Although the majority of research on adolescents’ online behavior has focused on antisocial behavior such as cyberbullying, adolescents more often behave prosocially than antisocially online. Research on offline prosocial behavior has shown that happiness and prosocial behavior are related. Furthermore, spillover-crossover research suggests that emotional states originating in one context can spill over to another context and can even cross over from one person to another. Therefore, this study examined whether happiness is also related to adolescents’ online prosocial behavior and whether others’ (in this case, parents’) happiness also indirectly, via transmission to adolescents’ own happiness, predicts adolescents’ online prosocial behavior. Via a daily diary method, the associations of adolescents’ own happiness and their parents’ happiness with adolescents’ online prosocial behavior were tested on a daily level. The findings suggest that, on a daily level, happiness creates a ripple effect whereby adolescents and parents take their positive emotional states from school and work home, and adolescents act on their happiness by behaving more prosocially online. The strongest spillover and crossover effects were found for girls and their mothers, evoking questions for future research to understand these gender differences.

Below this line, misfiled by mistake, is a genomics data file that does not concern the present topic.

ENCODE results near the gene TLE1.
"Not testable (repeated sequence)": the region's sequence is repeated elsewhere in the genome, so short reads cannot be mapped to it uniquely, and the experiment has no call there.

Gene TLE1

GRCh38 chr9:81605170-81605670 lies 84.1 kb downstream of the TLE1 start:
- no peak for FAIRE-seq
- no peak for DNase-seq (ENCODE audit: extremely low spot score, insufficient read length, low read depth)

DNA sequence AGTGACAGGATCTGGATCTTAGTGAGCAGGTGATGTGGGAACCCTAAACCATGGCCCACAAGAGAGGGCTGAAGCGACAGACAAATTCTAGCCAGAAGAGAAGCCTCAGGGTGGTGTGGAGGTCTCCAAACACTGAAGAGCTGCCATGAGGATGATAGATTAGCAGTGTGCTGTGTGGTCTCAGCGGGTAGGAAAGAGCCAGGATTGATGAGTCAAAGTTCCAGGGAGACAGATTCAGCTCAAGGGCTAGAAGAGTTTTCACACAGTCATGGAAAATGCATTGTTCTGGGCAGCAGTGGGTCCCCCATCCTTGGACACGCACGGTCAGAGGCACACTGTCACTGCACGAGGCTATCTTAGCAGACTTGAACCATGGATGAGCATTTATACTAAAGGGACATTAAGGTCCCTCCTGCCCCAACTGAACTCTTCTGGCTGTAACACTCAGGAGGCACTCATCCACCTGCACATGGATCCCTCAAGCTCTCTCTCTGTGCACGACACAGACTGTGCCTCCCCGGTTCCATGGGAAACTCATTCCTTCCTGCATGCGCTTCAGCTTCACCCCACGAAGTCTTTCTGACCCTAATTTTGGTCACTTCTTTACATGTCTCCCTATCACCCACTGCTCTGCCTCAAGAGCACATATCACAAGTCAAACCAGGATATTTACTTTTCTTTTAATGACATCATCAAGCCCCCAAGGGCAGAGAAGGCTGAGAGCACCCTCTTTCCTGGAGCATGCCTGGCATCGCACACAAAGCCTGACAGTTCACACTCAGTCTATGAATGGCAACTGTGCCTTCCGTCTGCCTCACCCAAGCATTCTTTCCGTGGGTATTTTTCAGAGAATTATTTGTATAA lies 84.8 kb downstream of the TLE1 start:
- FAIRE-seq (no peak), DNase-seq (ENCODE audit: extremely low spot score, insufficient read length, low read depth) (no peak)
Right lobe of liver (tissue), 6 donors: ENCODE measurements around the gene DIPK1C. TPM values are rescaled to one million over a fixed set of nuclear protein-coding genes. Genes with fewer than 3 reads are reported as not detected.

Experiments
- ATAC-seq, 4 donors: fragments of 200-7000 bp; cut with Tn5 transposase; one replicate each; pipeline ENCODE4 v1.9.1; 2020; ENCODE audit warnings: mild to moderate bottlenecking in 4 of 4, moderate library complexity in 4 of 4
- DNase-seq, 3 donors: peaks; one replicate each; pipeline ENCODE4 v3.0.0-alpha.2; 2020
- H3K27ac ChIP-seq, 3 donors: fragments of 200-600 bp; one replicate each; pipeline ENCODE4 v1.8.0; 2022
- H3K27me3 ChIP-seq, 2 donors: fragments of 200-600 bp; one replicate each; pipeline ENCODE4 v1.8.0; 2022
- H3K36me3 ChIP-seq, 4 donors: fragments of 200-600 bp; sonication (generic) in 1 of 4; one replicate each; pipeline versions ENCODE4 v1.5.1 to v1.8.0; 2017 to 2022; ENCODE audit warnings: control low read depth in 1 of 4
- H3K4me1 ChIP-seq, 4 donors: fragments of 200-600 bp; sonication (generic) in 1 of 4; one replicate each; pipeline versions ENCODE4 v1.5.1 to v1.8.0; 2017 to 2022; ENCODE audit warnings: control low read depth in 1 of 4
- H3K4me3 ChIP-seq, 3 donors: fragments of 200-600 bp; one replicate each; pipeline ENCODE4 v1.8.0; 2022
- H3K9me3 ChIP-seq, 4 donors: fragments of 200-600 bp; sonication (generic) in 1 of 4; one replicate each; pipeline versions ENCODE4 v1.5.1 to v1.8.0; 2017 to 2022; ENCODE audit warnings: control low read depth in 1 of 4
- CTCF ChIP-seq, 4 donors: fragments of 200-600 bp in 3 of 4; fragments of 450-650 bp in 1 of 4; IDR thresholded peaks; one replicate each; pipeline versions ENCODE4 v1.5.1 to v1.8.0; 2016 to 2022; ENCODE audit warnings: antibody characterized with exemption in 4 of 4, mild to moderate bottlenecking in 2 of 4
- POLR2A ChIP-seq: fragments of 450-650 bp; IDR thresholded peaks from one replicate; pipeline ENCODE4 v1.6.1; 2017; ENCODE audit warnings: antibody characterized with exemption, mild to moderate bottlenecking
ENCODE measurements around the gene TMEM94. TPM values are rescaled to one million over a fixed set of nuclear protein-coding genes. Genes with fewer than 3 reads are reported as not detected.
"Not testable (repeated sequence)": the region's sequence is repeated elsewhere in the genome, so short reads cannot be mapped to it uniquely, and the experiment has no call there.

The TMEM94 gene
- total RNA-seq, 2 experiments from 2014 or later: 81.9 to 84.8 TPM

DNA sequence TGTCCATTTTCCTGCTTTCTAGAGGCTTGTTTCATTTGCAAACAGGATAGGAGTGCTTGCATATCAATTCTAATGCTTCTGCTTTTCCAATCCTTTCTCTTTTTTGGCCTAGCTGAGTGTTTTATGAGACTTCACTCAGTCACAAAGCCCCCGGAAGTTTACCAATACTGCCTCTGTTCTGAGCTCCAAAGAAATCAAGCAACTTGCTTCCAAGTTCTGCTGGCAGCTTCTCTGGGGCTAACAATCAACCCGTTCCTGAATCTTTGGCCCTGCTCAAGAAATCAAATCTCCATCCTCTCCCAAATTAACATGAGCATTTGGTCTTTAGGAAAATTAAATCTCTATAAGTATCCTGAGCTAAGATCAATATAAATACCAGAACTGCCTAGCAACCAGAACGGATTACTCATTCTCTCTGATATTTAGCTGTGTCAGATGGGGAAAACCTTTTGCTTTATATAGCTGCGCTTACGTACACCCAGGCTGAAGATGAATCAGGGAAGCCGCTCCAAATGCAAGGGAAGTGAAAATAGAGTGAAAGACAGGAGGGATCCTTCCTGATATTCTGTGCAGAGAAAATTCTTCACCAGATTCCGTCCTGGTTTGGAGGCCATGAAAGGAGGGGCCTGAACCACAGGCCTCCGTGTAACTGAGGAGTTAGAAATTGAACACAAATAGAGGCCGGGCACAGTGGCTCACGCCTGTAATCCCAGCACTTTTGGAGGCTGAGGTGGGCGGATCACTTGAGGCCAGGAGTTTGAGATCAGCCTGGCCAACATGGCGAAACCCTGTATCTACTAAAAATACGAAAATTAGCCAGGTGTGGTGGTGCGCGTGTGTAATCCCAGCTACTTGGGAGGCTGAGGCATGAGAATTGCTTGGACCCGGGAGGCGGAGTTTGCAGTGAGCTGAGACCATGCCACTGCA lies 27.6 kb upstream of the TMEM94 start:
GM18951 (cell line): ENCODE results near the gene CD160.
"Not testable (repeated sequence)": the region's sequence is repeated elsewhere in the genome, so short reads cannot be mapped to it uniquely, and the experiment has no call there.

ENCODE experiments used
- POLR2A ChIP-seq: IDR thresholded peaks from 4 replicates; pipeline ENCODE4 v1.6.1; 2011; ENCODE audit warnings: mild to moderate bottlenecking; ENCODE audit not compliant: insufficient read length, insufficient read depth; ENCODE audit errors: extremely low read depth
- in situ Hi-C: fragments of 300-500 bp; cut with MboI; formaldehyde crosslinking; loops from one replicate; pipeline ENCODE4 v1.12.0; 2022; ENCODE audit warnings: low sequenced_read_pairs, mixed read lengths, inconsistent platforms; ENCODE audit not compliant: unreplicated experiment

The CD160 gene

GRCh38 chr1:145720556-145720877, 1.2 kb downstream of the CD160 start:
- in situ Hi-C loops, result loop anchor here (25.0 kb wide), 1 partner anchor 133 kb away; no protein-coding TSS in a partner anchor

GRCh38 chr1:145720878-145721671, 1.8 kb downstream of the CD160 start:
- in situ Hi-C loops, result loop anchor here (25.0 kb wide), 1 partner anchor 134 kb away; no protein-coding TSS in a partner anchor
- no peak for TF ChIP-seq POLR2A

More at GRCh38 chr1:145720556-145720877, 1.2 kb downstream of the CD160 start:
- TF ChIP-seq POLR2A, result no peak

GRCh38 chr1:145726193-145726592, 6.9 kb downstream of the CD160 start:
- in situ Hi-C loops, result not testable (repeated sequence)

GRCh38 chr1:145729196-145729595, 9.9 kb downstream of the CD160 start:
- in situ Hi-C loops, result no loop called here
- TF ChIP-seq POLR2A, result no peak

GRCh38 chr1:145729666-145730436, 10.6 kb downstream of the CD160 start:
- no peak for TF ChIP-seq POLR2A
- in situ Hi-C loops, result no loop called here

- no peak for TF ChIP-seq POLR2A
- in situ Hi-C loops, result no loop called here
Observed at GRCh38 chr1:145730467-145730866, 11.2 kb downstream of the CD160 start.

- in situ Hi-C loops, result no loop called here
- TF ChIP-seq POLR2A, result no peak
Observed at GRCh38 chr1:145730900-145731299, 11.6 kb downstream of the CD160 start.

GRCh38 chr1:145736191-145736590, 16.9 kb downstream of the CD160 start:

|Peer-reviewed scientific journal||Journal of Happiness Studies : An Interdisciplinary Forum on Subjective Well-Being|
|Publication status||Published - 15.06.2018|
|MoE publication type||A1 Journal article - refereed|
- 512 Business and Management
- online prosocial behavior
Erreygers, S., Vandebosch, H., Vranjes, I., Baillien, E., & De Witte, H. (2018). Feel good, do good online? Spillover and crossover effects of happiness on adolescents’ online prosocial behavior. Journal of Happiness Studies : An Interdisciplinary Forum on Subjective Well-Being, 20, 1241-1258. https://doi.org/10.1007/s10902-018-0003-2